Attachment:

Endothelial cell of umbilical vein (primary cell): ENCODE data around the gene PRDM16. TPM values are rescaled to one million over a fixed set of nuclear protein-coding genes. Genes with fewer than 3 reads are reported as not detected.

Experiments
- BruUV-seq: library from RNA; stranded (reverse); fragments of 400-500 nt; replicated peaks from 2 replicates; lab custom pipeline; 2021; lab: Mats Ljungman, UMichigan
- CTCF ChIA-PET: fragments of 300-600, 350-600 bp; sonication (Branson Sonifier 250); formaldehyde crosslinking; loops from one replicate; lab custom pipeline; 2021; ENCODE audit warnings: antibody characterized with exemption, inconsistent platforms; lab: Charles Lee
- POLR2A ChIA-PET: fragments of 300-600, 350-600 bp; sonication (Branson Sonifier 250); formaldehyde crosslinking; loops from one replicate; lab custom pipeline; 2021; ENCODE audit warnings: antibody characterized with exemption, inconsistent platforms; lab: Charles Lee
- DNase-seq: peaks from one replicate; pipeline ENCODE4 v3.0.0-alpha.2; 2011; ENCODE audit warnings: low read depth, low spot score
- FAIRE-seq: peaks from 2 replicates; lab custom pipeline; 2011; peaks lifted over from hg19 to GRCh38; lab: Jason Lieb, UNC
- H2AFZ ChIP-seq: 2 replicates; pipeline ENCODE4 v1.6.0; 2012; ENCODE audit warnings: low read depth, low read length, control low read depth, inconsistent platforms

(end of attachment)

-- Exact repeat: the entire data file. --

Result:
Endothelial cell of umbilical vein (primary cell): ENCODE data around the gene PRDM16. TPM values are rescaled to one million over a fixed set of nuclear protein-coding genes. Genes with fewer than 3 reads are reported as not detected.

Experiments
- BruUV-seq: library from RNA; stranded (reverse); fragments of 400-500 nt; replicated peaks from 2 replicates; lab custom pipeline; 2021; lab: Mats Ljungman, UMichigan
- CTCF ChIA-PET: fragments of 300-600, 350-600 bp; sonication (Branson Sonifier 250); formaldehyde crosslinking; loops from one replicate; lab custom pipeline; 2021; ENCODE audit warnings: antibody characterized with exemption, inconsistent platforms; lab: Charles Lee
- POLR2A ChIA-PET: fragments of 300-600, 350-600 bp; sonication (Branson Sonifier 250); formaldehyde crosslinking; loops from one replicate; lab custom pipeline; 2021; ENCODE audit warnings: antibody characterized with exemption, inconsistent platforms; lab: Charles Lee
- DNase-seq: peaks from one replicate; pipeline ENCODE4 v3.0.0-alpha.2; 2011; ENCODE audit warnings: low read depth, low spot score
- FAIRE-seq: peaks from 2 replicates; lab custom pipeline; 2011; peaks lifted over from hg19 to GRCh38; lab: Jason Lieb, UNC
- H2AFZ ChIP-seq: 2 replicates; pipeline ENCODE4 v1.6.0; 2012; ENCODE audit warnings: low read depth, low read length, control low read depth, inconsistent platforms